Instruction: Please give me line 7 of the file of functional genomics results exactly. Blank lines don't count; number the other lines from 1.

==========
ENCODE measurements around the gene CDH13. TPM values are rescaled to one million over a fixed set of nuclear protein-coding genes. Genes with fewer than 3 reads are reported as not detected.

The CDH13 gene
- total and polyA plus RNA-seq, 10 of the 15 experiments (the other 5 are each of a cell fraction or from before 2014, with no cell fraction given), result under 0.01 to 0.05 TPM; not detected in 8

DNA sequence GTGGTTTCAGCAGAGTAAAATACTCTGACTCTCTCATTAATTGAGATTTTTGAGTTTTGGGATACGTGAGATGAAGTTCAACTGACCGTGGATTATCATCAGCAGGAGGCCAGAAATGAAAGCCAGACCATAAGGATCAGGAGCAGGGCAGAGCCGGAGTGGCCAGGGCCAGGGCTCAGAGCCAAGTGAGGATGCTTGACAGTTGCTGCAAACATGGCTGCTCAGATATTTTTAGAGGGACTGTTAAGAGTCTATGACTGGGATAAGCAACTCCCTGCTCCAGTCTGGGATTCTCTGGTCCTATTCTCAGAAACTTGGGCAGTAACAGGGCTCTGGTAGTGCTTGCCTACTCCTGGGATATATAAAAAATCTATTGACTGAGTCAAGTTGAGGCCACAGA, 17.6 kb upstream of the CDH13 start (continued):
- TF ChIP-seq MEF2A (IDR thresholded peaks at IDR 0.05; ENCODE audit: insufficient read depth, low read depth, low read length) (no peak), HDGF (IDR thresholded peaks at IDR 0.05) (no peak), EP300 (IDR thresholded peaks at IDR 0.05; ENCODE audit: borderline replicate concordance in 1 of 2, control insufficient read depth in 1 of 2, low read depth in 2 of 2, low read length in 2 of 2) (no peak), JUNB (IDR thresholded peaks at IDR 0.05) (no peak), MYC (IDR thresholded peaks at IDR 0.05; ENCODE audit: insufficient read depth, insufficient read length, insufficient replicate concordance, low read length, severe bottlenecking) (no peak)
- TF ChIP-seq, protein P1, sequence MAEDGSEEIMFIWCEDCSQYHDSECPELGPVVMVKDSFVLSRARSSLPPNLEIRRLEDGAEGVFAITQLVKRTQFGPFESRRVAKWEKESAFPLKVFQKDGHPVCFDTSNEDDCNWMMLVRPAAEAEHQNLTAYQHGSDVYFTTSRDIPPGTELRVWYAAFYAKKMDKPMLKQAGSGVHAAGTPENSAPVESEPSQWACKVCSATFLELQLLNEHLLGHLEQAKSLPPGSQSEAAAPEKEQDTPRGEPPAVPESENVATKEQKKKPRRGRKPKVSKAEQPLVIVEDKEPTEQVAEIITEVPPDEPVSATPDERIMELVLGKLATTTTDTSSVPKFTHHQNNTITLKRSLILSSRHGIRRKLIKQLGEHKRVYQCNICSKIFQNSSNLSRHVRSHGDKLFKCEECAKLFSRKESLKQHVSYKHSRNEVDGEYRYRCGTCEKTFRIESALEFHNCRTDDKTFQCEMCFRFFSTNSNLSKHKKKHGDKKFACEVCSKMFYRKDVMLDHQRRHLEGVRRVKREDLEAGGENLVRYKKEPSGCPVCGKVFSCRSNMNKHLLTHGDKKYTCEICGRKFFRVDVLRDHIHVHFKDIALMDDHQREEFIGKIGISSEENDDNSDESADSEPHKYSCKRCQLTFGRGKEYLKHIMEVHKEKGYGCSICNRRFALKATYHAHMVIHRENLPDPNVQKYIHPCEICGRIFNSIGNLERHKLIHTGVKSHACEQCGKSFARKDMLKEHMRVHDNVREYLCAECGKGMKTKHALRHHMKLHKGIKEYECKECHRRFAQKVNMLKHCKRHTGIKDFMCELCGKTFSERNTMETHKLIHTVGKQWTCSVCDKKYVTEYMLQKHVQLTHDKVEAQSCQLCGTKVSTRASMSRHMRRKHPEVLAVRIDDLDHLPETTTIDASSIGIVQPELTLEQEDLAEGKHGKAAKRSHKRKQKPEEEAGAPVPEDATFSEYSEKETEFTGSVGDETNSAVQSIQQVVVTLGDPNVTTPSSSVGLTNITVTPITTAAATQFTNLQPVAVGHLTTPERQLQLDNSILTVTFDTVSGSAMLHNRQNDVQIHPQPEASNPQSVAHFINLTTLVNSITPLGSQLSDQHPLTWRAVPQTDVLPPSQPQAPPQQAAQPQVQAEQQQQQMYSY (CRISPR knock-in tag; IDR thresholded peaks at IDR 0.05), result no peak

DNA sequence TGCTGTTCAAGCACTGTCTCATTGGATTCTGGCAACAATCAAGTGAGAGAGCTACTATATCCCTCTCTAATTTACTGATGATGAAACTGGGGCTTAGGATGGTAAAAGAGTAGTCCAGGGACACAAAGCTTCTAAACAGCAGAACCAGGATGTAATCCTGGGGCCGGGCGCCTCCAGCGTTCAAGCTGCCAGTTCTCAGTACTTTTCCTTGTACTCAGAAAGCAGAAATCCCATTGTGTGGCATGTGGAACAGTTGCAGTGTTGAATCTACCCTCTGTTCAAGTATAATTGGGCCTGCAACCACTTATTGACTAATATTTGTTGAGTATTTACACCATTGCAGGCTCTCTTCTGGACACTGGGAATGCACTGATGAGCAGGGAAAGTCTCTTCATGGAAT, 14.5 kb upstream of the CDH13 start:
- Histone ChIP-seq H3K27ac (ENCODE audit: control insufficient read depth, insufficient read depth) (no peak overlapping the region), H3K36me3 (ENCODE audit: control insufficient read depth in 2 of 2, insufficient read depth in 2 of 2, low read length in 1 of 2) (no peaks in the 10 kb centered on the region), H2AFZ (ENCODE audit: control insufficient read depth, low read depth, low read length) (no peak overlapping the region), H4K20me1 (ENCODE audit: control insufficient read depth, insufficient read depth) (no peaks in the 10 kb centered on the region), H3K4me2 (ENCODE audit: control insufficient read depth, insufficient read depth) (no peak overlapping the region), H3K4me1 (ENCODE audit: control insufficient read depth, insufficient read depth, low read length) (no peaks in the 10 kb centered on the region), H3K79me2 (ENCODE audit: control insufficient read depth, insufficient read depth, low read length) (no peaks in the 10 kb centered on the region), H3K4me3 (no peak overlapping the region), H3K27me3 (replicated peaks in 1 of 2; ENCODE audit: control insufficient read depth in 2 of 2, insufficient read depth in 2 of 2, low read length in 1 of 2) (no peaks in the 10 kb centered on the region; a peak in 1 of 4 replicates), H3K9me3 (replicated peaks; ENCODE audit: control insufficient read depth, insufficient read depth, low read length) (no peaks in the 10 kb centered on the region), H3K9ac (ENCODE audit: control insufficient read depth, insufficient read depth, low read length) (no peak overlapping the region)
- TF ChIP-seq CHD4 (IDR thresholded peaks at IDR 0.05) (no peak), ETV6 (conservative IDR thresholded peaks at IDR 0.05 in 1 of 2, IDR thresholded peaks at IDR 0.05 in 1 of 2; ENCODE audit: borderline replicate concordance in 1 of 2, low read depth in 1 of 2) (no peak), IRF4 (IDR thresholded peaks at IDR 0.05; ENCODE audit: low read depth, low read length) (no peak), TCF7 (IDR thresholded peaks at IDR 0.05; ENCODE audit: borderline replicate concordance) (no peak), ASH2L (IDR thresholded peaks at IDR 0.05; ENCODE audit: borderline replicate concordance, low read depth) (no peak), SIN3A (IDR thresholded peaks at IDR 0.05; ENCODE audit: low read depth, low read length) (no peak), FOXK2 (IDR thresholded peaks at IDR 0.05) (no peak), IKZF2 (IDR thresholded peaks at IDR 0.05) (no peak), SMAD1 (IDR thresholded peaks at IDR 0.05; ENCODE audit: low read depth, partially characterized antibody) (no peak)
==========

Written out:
DNA sequence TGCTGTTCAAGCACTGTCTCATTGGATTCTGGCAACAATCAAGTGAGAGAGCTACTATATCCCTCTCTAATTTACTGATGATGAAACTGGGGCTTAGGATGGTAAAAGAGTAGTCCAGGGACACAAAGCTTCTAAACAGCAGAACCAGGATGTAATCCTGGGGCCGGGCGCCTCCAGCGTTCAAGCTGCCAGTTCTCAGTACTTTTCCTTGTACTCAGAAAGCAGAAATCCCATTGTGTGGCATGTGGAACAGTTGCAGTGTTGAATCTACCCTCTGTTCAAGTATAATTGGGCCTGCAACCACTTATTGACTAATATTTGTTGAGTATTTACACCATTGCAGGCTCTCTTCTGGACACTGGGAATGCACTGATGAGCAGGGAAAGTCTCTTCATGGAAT, 14.5 kb upstream of the CDH13 start: